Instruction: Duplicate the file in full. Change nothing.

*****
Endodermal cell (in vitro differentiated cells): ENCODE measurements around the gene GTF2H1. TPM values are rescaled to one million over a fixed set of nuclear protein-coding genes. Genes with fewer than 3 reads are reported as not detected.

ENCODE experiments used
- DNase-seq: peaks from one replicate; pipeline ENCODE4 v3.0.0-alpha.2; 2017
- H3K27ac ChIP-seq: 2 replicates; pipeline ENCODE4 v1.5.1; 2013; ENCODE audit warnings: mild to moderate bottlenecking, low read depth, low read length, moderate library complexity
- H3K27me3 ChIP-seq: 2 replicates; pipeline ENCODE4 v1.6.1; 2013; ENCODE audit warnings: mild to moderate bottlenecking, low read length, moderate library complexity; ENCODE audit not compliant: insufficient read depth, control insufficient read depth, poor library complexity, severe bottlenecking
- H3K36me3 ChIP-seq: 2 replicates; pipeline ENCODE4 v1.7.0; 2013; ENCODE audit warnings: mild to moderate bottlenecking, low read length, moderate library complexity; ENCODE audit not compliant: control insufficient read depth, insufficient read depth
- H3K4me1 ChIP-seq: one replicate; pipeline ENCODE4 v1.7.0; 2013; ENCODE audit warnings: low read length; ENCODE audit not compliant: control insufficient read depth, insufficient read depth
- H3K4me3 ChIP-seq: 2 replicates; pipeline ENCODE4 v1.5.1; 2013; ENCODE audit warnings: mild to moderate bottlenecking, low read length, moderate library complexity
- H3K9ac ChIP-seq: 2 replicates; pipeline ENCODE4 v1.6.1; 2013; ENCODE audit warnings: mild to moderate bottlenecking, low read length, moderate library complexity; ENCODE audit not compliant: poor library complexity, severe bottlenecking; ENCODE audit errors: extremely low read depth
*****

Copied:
Endodermal cell (in vitro differentiated cells): ENCODE measurements around the gene GTF2H1. TPM values are rescaled to one million over a fixed set of nuclear protein-coding genes. Genes with fewer than 3 reads are reported as not detected.

ENCODE experiments used
- DNase-seq: peaks from one replicate; pipeline ENCODE4 v3.0.0-alpha.2; 2017
- H3K27ac ChIP-seq: 2 replicates; pipeline ENCODE4 v1.5.1; 2013; ENCODE audit warnings: mild to moderate bottlenecking, low read depth, low read length, moderate library complexity
- H3K27me3 ChIP-seq: 2 replicates; pipeline ENCODE4 v1.6.1; 2013; ENCODE audit warnings: mild to moderate bottlenecking, low read length, moderate library complexity; ENCODE audit not compliant: insufficient read depth, control insufficient read depth, poor library complexity, severe bottlenecking
- H3K36me3 ChIP-seq: 2 replicates; pipeline ENCODE4 v1.7.0; 2013; ENCODE audit warnings: mild to moderate bottlenecking, low read length, moderate library complexity; ENCODE audit not compliant: control insufficient read depth, insufficient read depth
- H3K4me1 ChIP-seq: one replicate; pipeline ENCODE4 v1.7.0; 2013; ENCODE audit warnings: low read length; ENCODE audit not compliant: control insufficient read depth, insufficient read depth
- H3K4me3 ChIP-seq: 2 replicates; pipeline ENCODE4 v1.5.1; 2013; ENCODE audit warnings: mild to moderate bottlenecking, low read length, moderate library complexity
- H3K9ac ChIP-seq: 2 replicates; pipeline ENCODE4 v1.6.1; 2013; ENCODE audit warnings: mild to moderate bottlenecking, low read length, moderate library complexity; ENCODE audit not compliant: poor library complexity, severe bottlenecking; ENCODE audit errors: extremely low read depth